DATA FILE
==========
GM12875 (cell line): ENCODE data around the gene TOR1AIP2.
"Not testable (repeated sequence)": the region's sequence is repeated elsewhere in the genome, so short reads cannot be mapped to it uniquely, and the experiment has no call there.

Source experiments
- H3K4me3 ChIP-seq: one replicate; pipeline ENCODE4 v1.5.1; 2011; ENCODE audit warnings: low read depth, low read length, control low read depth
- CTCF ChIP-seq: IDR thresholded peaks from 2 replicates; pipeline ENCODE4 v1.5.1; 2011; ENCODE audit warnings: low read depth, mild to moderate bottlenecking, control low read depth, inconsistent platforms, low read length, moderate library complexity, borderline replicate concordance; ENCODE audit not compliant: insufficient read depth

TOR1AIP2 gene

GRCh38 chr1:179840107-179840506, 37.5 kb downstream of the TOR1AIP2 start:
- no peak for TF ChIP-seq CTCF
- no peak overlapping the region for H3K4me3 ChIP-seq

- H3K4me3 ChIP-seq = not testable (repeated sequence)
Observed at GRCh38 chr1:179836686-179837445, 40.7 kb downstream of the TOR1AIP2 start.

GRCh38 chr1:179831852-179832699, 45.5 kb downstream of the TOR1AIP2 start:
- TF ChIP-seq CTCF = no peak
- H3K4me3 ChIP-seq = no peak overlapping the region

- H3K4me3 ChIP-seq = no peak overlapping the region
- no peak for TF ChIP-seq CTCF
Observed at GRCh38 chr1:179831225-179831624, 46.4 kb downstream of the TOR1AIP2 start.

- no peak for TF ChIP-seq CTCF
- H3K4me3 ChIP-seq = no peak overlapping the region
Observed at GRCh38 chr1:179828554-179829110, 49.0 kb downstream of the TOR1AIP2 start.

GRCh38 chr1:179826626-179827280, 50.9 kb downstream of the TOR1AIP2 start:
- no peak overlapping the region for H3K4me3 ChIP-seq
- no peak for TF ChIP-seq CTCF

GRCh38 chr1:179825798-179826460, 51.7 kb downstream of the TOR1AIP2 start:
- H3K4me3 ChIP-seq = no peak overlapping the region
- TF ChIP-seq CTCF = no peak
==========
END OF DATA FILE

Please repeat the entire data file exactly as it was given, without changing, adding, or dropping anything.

GM12875 (cell line): ENCODE data around the gene TOR1AIP2.
"Not testable (repeated sequence)": the region's sequence is repeated elsewhere in the genome, so short reads cannot be mapped to it uniquely, and the experiment has no call there.

Source experiments
- H3K4me3 ChIP-seq: one replicate; pipeline ENCODE4 v1.5.1; 2011; ENCODE audit warnings: low read depth, low read length, control low read depth
- CTCF ChIP-seq: IDR thresholded peaks from 2 replicates; pipeline ENCODE4 v1.5.1; 2011; ENCODE audit warnings: low read depth, mild to moderate bottlenecking, control low read depth, inconsistent platforms, low read length, moderate library complexity, borderline replicate concordance; ENCODE audit not compliant: insufficient read depth

TOR1AIP2 gene

GRCh38 chr1:179840107-179840506, 37.5 kb downstream of the TOR1AIP2 start:
- no peak for TF ChIP-seq CTCF
- no peak overlapping the region for H3K4me3 ChIP-seq

- H3K4me3 ChIP-seq = not testable (repeated sequence)
Observed at GRCh38 chr1:179836686-179837445, 40.7 kb downstream of the TOR1AIP2 start.

GRCh38 chr1:179831852-179832699, 45.5 kb downstream of the TOR1AIP2 start:
- TF ChIP-seq CTCF = no peak
- H3K4me3 ChIP-seq = no peak overlapping the region

- H3K4me3 ChIP-seq = no peak overlapping the region
- no peak for TF ChIP-seq CTCF
Observed at GRCh38 chr1:179831225-179831624, 46.4 kb downstream of the TOR1AIP2 start.

- no peak for TF ChIP-seq CTCF
- H3K4me3 ChIP-seq = no peak overlapping the region
Observed at GRCh38 chr1:179828554-179829110, 49.0 kb downstream of the TOR1AIP2 start.

GRCh38 chr1:179826626-179827280, 50.9 kb downstream of the TOR1AIP2 start:
- no peak overlapping the region for H3K4me3 ChIP-seq
- no peak for TF ChIP-seq CTCF

GRCh38 chr1:179825798-179826460, 51.7 kb downstream of the TOR1AIP2 start:
- H3K4me3 ChIP-seq = no peak overlapping the region
- TF ChIP-seq CTCF = no peak